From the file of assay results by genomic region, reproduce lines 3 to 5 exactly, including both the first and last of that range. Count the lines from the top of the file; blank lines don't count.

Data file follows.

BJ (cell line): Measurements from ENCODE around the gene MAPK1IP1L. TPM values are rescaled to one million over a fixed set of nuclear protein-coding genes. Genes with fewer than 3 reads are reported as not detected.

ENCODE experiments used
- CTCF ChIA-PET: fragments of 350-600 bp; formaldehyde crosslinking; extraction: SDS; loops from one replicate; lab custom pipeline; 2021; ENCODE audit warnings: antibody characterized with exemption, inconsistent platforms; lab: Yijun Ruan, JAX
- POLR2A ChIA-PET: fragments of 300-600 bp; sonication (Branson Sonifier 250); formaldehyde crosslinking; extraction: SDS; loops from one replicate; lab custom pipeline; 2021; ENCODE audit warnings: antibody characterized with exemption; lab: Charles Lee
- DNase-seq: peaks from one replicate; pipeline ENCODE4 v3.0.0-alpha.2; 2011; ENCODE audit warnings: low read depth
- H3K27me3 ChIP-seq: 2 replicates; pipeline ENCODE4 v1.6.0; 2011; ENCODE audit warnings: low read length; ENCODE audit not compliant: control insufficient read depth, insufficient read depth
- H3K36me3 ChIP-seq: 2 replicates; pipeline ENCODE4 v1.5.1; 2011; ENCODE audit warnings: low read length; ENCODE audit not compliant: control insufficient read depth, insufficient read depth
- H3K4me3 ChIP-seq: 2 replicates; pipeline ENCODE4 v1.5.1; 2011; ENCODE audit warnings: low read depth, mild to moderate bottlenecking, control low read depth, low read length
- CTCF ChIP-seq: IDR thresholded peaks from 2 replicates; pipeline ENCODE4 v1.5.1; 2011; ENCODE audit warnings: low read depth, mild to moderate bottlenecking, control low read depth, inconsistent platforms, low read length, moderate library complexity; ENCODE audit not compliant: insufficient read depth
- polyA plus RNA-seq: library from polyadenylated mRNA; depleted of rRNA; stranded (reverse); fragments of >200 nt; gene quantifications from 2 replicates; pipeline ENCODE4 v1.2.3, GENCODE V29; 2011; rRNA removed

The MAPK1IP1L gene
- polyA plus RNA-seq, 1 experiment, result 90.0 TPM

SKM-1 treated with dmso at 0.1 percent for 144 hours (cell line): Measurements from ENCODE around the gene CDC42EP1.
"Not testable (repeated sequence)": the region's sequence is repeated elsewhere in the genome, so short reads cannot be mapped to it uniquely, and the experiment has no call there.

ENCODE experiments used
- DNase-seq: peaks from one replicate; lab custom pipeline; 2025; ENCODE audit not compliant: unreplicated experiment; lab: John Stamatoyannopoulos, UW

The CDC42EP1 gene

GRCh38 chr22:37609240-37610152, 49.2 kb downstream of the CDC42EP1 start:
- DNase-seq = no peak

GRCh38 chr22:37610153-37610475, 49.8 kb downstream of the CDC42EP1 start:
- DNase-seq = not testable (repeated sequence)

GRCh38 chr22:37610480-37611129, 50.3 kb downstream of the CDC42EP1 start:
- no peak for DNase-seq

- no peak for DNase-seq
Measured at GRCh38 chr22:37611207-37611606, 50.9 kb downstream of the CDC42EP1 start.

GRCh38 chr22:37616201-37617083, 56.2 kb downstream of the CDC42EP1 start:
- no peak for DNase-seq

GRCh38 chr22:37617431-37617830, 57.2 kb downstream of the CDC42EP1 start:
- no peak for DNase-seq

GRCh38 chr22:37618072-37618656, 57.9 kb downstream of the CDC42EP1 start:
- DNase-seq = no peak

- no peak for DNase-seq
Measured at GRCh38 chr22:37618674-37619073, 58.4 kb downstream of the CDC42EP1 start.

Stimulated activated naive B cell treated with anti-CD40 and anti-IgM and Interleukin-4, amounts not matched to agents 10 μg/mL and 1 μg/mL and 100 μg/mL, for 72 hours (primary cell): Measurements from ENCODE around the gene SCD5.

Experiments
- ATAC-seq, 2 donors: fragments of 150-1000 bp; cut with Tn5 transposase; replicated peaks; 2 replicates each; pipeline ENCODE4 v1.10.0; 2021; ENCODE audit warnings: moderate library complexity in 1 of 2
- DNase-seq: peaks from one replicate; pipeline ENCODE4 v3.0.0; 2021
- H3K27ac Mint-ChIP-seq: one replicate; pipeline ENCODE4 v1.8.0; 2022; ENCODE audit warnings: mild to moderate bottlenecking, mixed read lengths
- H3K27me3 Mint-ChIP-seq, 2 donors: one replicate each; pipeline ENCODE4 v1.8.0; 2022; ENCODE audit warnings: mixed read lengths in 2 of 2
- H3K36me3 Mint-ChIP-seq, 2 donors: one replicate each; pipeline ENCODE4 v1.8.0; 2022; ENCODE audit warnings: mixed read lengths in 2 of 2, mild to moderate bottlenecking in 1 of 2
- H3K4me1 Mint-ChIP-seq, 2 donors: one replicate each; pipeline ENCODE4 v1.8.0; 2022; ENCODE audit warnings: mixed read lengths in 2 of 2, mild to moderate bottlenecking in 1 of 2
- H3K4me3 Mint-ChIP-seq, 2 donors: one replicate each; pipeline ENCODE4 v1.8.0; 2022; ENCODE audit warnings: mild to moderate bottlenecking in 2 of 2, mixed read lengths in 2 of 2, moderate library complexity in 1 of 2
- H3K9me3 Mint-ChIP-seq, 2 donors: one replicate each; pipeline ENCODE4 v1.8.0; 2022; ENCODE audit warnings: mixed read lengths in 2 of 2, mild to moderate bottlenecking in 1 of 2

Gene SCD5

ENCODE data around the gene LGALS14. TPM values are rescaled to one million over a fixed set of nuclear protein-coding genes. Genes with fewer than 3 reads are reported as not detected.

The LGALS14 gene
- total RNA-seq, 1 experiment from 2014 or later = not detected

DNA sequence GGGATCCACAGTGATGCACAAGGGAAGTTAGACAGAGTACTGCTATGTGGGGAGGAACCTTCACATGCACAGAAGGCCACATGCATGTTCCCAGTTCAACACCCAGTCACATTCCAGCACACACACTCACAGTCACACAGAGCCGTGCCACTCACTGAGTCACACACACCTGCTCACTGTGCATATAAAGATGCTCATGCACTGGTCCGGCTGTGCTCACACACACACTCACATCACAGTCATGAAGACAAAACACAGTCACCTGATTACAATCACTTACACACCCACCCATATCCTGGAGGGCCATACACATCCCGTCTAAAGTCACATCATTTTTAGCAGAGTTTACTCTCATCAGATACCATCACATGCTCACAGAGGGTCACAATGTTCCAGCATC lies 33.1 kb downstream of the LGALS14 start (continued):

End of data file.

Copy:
- CTCF ChIA-PET: fragments of 350-600 bp; formaldehyde crosslinking; extraction: SDS; loops from one replicate; lab custom pipeline; 2021; ENCODE audit warnings: antibody characterized with exemption, inconsistent platforms; lab: Yijun Ruan, JAX
- POLR2A ChIA-PET: fragments of 300-600 bp; sonication (Branson Sonifier 250); formaldehyde crosslinking; extraction: SDS; loops from one replicate; lab custom pipeline; 2021; ENCODE audit warnings: antibody characterized with exemption; lab: Charles Lee
- DNase-seq: peaks from one replicate; pipeline ENCODE4 v3.0.0-alpha.2; 2011; ENCODE audit warnings: low read depth